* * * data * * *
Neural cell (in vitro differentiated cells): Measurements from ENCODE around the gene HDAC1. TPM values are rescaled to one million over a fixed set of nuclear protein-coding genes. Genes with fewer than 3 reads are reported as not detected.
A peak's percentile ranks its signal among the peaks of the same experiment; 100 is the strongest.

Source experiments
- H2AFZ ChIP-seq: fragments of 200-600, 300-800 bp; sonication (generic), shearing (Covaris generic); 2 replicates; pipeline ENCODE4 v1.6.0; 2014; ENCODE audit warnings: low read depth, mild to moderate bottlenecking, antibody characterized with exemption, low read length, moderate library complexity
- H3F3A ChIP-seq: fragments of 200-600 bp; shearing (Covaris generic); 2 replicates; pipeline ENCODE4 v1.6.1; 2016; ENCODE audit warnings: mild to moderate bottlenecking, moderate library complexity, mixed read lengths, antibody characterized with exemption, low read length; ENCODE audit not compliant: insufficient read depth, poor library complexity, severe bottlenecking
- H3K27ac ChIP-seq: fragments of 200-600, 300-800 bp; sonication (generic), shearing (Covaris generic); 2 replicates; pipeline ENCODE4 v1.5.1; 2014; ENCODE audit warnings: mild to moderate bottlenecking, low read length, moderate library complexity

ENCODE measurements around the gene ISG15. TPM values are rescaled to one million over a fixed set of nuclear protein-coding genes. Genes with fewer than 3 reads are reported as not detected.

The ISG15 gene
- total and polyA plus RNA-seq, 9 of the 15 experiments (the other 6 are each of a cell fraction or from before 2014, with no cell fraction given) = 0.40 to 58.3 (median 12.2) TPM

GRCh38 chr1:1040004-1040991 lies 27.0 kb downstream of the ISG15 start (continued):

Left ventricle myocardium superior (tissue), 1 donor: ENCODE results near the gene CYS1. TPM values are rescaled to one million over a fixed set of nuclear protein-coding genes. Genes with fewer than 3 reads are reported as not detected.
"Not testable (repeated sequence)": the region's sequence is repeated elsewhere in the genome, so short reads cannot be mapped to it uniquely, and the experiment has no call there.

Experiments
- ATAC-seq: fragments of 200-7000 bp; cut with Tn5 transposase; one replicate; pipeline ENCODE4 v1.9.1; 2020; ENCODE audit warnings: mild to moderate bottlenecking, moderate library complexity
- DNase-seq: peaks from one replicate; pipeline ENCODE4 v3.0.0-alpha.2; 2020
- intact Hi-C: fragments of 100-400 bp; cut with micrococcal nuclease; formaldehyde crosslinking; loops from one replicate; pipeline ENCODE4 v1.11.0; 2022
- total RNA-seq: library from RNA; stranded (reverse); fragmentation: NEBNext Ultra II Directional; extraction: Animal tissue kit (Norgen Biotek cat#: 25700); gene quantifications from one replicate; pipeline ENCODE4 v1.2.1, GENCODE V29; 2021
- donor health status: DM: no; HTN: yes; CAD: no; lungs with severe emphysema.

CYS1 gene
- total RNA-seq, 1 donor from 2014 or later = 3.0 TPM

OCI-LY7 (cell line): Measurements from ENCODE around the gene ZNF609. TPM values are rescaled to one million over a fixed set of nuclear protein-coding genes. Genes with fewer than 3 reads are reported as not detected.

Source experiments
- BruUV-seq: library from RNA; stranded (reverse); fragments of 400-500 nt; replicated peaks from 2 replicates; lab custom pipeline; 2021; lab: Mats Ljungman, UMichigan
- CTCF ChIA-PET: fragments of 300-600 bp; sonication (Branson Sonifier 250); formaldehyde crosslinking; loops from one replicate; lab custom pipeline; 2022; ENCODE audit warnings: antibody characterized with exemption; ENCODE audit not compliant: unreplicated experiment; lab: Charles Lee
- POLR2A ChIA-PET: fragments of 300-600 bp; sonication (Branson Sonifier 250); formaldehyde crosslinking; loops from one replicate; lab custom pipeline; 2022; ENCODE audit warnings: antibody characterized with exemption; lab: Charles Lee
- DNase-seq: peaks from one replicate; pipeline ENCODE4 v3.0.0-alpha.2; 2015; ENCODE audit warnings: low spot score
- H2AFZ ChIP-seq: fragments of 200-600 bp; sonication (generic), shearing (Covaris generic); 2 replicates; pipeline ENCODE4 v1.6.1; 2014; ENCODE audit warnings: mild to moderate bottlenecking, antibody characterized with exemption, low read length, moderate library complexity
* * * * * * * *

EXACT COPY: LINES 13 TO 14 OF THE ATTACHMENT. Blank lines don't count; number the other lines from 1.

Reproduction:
Experiments
- ATAC-seq: fragments of 200-7000 bp; cut with Tn5 transposase; one replicate; pipeline ENCODE4 v1.9.1; 2020; ENCODE audit warnings: mild to moderate bottlenecking, moderate library complexity